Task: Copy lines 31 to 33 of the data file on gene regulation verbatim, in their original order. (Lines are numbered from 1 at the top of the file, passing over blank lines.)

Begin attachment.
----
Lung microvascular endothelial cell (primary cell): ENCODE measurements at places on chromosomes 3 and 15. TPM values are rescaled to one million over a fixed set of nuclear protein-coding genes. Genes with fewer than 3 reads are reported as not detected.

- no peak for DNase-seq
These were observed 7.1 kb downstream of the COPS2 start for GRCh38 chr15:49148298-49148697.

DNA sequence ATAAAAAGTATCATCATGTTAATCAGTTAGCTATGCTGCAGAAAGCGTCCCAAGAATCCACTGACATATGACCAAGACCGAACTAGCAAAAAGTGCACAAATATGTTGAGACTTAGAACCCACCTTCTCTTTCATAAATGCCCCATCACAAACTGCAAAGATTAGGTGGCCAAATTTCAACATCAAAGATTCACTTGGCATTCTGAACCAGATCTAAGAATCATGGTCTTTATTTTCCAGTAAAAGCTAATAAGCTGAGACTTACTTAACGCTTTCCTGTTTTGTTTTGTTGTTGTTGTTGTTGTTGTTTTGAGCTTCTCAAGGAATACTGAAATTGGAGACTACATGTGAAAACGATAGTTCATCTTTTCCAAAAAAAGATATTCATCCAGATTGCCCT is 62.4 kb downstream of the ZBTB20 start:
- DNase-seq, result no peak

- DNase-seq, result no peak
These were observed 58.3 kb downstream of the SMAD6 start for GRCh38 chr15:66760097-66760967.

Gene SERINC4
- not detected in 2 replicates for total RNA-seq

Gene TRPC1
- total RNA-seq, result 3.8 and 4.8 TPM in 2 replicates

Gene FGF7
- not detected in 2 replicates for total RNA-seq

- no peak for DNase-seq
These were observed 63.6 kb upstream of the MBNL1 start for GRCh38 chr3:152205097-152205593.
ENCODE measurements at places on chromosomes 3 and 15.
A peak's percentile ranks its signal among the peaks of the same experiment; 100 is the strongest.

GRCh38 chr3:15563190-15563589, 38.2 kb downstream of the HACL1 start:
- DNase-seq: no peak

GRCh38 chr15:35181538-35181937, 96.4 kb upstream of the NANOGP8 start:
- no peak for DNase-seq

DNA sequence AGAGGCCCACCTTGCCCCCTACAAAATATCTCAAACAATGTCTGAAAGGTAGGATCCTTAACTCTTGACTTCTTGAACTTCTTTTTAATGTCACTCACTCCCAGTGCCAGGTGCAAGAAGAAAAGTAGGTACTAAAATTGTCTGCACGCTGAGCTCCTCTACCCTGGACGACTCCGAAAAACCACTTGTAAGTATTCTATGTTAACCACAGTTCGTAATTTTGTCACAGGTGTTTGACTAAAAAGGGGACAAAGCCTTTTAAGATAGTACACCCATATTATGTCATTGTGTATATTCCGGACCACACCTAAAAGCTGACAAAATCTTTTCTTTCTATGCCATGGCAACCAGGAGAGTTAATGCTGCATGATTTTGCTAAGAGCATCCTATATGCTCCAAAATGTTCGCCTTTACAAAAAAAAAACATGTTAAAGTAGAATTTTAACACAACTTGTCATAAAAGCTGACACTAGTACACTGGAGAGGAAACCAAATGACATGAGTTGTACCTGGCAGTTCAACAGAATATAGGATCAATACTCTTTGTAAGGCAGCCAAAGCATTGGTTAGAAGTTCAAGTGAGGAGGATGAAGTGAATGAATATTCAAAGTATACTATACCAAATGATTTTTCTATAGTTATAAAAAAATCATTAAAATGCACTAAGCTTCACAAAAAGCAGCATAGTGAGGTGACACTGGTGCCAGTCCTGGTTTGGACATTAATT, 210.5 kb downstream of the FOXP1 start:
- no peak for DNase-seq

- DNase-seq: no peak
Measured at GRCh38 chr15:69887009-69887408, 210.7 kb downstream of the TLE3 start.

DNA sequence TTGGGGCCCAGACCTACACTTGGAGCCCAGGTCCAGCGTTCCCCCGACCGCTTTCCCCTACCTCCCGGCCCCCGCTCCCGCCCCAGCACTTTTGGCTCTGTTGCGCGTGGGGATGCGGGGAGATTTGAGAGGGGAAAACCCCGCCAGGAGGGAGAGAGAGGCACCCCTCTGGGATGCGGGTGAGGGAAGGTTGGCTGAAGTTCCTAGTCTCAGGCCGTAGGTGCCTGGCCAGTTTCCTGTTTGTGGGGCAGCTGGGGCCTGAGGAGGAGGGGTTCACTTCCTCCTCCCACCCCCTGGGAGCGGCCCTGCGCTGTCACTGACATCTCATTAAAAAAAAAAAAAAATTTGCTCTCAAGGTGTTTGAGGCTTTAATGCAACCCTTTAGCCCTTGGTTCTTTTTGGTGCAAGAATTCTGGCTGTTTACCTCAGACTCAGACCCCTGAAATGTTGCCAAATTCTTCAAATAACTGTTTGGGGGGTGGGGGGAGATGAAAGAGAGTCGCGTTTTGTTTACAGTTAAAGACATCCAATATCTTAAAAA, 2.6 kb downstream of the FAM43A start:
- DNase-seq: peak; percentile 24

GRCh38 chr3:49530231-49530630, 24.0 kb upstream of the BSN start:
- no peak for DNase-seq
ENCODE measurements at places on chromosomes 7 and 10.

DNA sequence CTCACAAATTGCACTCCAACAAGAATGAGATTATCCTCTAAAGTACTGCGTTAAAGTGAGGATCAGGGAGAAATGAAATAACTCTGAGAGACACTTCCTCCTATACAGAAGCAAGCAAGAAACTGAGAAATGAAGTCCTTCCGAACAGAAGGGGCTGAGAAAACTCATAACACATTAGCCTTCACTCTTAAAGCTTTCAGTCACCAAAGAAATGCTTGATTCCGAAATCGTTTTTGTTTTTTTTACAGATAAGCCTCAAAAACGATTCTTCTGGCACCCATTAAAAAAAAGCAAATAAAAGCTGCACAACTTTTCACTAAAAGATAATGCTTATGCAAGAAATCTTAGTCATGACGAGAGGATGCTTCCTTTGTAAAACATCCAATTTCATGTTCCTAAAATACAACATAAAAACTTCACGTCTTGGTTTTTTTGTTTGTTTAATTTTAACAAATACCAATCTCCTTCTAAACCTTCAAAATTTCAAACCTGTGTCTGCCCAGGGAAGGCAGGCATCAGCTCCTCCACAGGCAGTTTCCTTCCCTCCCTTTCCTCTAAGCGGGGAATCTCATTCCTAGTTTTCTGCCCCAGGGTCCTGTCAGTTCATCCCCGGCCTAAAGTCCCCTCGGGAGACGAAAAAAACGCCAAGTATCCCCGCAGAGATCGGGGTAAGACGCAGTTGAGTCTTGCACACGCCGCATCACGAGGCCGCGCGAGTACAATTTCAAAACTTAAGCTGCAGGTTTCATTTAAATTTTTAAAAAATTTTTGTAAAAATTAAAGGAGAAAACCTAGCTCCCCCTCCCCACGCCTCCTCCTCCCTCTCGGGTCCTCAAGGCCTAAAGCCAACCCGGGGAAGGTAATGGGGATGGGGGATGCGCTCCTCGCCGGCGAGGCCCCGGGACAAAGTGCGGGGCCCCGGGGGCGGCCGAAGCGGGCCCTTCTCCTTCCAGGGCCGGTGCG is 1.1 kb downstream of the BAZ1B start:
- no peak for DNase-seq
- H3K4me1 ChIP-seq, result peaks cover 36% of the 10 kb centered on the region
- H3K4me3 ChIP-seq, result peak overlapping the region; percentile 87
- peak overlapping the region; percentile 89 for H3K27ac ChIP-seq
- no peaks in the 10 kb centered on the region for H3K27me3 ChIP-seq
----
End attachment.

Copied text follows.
DNA sequence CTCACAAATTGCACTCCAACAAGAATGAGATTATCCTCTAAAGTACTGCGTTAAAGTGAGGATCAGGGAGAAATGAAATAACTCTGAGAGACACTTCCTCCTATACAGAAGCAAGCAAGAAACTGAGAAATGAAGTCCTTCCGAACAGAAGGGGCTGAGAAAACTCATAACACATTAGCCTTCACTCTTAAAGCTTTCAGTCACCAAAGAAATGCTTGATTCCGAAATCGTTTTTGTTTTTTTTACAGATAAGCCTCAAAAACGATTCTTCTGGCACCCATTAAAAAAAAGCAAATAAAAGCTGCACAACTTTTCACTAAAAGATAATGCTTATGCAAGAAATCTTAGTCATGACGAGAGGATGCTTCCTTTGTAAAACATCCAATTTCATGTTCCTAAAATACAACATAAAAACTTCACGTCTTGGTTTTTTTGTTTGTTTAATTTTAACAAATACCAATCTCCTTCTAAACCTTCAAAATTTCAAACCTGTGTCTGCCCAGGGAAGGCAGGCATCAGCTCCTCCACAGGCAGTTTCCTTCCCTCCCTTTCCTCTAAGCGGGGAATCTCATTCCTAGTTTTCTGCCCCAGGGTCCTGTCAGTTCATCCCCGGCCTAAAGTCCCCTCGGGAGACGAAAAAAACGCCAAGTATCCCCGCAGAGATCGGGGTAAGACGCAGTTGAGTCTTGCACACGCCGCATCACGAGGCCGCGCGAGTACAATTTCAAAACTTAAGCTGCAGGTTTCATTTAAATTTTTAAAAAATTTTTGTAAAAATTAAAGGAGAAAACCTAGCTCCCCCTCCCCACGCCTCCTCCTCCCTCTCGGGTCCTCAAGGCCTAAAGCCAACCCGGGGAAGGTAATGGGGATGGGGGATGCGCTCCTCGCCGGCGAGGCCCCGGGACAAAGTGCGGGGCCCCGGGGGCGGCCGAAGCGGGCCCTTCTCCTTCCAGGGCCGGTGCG is 1.1 kb downstream of the BAZ1B start:
- no peak for DNase-seq
- H3K4me1 ChIP-seq, result peaks cover 36% of the 10 kb centered on the region